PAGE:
As a white woman, I have privilege. In this country. In this world.
As a white person, so do you.
I’ve been aware of that fact for a while now. But the recent events that have rocked the country have made me all the more so.
And I cannot sit by. I cannot allow myself to remain violently silent.
(If you’re exhausted from seeing the George Floyd protests and posts like this one take over your feed, please read through this Instagram post. I was there, too, and am pushing through to the best of my ability. And when rest is necessary, equally necessary is the recognition that being able to separate yourself, even for a couple hours, from what’s going on all over the country is a privilege.)
As white people — and particularly, right now, as white Americans — we have a responsibility to confront our privilege. To sit with it. To feel uncomfortable. To stare it down and force ourselves to keep staring, even when all we want is to turn our heads and run far and fast back to the safety of the norm.
At this moment, in a world scorched by COVID-19 and in a country drowned in riots against the suffocating systematic racism with roots that, for centuries, have wound as deep as the Executive Branch of this nation’s government, being alive is a privilege. Being alive is inherently political. And being an American is inherently political.
No longer can we remain silent. No longer can we quote Martin Luther King, Jr. out of context, without acknowledging his radical ideas. No longer can we concern ourselves with looting rather than loss of life. (Also, consider this take on why police protests turn into riots.)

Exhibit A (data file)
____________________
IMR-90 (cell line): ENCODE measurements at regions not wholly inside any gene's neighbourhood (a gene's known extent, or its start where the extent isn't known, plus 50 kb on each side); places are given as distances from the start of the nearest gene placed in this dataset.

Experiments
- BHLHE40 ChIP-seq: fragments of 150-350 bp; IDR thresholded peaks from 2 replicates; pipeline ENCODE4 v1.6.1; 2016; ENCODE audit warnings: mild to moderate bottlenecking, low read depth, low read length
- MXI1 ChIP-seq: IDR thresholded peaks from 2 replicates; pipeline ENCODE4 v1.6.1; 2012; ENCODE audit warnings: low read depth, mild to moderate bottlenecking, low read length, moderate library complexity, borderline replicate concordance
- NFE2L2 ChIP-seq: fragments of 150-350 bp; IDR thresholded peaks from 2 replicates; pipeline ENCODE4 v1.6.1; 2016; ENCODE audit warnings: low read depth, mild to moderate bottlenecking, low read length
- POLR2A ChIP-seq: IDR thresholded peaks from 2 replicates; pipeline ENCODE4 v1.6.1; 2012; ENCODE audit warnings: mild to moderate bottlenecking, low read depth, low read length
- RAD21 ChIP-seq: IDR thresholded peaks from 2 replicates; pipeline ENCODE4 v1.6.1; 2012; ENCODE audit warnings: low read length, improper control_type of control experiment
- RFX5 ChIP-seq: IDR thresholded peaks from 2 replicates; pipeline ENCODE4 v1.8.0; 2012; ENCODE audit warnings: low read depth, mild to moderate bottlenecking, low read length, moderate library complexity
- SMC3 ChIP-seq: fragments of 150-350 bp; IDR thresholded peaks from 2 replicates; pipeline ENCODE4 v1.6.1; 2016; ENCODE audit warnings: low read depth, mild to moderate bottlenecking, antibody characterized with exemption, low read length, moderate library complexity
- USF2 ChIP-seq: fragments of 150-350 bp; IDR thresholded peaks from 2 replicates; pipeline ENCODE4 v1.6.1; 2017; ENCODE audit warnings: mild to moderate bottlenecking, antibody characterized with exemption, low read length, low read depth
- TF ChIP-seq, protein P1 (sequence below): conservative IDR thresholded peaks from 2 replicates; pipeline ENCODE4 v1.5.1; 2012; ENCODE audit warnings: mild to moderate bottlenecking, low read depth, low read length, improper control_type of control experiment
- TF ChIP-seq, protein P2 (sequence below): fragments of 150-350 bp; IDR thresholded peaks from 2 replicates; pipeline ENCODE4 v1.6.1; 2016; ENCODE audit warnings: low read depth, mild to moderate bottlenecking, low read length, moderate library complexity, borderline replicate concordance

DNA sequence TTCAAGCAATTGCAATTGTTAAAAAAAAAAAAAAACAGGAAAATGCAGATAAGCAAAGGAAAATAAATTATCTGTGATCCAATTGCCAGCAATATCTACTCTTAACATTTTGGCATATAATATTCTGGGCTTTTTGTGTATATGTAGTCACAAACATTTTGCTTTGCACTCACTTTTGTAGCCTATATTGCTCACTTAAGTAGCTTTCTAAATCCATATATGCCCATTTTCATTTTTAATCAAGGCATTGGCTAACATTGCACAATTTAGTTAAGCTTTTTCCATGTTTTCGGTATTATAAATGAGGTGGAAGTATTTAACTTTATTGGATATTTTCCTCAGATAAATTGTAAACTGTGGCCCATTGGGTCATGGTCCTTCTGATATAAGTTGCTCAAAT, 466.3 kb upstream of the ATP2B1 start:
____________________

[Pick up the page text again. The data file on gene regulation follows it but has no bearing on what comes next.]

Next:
No longer can we condemn Black rage as unhelpful, for we must remember that rage is not meant to be helpful. It is meant to be revolutionary.
We have a responsibility to change the norm. To educate ourselves. To confront any white guilt that gnaws at our guts. To bear the brunt of the work and emotional labor that comes with doing so, instead of forcing that labor onto our BIPOC friends yet again.
We have to stand with them. We have to listen.
We have to join the movements they create. We have to shop at the businesses they own. We have to listen to the podcasts they record. We have to read the books they publish. We have to amplify their voices, not drown them in our tears.
We have to go beyond being non-racist. We have to be actively anti-racist.
I cannot sit by. I cannot allow myself to remain violently silent. And I hope you will join me.
Resources: (if you have any additional links, please post them in the comments!)
Here is a thorough list of what you, as a white person, can do.
If you don’t understand why the George Floyd protests have taken the route that they have, read through this thorough list of the events that led up to them.
For a list of books to educate yourself, visit this NYT article.
To register for a free, entirely virtual anti-racism training, visit this site BEFORE JUNE 30.
Want to help the front lines of the protests? This site has a list of organizations you can donate to , as well as other ways you can support the movement.
And here is one final HuffPost article that’s worth a read, because this list can’t go on forever.
Be safe. Be active. Be on the right side of history.